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In a rare show of bipartisanship, the U.S. House of Representatives voted 258-159 last week to approve a regulatory rollback of the 2010 Dodd-Frank law, a Democrat-led initiative narrowly adopted in the aftermath of the 2007-09 financial crisis and bank meltdown. The U.S. Senate passed the rollback measure earlier this year. It stops short of an outright repeal, but now only roughly 10 of the biggest banks in the United States (including Bank of America, Citigroup and TD Group) will continue to be subjected to stricter federal oversight — leaving thousands of banks with less than $250 billion in assets freed of what House Speaker Paul Ryan, R-Wisc., called “overregulation.” In another deregulation move, Treasury Secretary Steven Mnuchin has delivered a report to President Trump that recommends, among three dozen changes, relaxing the “Volcker Rule” that prohibits speculative trading in securities and derivatives by banks with access to federal deposit insurance or emergency loans from the Federal Reserve.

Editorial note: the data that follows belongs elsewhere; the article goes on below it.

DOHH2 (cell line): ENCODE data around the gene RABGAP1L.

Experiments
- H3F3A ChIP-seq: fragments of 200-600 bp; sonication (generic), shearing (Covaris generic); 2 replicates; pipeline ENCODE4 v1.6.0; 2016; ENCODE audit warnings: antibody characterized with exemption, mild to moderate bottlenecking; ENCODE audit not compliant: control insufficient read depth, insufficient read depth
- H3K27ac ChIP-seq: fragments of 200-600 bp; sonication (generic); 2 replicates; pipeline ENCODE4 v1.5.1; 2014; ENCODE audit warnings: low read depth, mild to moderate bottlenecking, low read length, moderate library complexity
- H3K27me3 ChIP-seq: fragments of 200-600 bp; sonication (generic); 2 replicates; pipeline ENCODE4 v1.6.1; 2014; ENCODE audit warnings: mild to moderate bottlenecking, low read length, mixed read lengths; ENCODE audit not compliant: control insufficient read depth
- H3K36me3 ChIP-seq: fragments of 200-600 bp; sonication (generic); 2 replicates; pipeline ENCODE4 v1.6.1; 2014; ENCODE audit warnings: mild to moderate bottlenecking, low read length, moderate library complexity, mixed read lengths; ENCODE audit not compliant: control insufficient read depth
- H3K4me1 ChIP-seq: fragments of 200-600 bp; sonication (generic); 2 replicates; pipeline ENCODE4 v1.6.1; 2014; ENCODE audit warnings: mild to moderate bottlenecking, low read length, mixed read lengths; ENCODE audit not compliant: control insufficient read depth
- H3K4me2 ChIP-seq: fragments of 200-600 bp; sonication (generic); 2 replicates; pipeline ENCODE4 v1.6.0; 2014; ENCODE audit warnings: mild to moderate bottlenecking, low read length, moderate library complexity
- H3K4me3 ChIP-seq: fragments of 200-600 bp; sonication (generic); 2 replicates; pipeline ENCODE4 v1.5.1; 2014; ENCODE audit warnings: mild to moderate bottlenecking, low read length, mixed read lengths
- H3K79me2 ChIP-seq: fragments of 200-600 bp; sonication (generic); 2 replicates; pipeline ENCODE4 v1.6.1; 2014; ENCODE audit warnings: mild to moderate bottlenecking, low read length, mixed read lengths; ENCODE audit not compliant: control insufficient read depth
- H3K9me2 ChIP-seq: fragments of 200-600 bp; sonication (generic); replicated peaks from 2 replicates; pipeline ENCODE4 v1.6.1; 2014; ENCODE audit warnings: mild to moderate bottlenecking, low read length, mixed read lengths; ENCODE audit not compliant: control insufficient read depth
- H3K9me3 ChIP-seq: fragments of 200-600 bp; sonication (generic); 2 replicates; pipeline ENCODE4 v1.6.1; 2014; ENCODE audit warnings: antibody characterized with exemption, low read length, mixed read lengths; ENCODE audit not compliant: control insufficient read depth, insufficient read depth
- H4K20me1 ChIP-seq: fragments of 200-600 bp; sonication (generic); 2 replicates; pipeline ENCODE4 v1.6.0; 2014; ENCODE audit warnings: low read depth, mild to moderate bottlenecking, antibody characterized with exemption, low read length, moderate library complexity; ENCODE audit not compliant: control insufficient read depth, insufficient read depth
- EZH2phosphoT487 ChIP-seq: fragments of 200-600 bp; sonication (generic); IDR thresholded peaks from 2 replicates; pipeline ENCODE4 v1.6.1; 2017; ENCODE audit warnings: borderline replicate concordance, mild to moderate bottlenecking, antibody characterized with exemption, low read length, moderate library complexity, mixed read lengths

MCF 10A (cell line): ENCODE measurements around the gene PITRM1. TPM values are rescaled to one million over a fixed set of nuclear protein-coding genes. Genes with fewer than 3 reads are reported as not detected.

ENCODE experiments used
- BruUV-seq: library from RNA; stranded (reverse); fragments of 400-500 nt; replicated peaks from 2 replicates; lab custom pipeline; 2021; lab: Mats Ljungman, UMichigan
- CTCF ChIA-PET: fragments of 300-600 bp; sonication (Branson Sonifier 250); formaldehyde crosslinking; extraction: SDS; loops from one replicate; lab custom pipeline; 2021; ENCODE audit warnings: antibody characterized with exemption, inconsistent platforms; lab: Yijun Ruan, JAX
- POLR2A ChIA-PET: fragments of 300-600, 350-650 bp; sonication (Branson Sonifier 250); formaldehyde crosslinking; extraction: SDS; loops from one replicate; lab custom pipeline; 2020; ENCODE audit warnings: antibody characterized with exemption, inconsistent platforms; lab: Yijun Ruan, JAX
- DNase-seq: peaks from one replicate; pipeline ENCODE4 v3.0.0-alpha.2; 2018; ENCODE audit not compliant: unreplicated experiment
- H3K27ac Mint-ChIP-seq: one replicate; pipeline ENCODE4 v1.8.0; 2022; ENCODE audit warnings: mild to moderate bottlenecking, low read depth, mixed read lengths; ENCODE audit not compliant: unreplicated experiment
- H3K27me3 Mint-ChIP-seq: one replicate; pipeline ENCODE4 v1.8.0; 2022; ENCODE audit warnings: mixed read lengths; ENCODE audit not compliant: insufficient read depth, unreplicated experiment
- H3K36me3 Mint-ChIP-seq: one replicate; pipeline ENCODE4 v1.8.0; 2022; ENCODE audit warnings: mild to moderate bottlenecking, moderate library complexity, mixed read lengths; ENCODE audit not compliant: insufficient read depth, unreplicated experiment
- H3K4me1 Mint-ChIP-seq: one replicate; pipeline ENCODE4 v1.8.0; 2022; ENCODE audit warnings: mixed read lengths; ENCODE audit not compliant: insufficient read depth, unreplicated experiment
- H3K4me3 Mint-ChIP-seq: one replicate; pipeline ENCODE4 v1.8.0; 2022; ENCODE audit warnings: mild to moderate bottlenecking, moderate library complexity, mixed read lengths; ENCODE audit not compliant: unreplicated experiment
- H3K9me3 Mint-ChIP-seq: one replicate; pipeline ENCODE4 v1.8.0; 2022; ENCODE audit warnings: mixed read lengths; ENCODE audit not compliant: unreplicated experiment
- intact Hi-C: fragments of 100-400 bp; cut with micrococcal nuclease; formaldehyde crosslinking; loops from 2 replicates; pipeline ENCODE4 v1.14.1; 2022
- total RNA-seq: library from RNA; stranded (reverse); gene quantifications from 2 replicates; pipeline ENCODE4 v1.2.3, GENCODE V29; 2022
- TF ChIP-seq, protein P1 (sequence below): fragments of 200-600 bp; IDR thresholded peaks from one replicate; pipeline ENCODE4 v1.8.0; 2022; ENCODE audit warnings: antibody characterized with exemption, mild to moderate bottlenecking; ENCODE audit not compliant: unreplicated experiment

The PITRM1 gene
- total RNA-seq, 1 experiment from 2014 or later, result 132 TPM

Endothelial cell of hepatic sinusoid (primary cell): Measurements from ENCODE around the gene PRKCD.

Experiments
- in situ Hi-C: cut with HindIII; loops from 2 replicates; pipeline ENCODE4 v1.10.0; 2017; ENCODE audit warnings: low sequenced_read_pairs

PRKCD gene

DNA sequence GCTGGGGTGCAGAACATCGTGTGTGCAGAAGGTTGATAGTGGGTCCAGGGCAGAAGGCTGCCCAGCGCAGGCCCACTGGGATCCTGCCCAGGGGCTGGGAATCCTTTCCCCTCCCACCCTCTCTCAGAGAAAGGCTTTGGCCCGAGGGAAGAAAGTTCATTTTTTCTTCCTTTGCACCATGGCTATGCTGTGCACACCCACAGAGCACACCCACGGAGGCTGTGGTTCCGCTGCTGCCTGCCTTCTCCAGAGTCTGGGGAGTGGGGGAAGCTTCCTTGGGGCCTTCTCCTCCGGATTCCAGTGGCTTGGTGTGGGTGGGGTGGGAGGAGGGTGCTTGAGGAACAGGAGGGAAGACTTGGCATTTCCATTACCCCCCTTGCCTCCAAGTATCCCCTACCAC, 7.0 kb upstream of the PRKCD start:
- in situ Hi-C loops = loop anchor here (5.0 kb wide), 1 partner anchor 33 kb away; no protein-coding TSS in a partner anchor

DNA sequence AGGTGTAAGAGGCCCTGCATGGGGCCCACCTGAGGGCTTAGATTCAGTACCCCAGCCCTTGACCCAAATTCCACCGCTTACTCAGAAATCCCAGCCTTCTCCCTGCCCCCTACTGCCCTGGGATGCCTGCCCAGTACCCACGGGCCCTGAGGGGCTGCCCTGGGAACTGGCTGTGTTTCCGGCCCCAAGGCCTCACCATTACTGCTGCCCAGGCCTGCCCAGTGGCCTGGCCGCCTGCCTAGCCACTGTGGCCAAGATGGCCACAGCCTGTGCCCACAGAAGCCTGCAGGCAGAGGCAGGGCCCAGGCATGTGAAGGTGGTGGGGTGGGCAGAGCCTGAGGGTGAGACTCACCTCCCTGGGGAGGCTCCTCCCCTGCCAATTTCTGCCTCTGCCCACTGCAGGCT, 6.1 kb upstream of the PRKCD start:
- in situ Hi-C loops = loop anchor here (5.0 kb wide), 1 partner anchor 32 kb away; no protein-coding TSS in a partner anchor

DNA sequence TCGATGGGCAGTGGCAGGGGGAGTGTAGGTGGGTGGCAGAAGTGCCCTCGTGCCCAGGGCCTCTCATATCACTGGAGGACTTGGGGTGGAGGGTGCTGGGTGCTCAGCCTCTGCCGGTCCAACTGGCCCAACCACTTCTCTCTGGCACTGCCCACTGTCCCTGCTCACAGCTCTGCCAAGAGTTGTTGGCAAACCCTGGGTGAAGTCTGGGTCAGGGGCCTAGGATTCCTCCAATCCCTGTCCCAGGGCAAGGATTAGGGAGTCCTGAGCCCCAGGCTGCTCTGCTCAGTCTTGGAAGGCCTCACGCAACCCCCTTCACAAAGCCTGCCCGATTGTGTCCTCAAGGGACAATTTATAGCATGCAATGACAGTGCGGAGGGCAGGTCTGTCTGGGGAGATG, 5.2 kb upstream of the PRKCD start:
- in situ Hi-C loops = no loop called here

Are you concerned the deregulation of the banking industry puts the country at greater risk of another financial crisis and bank meltdown?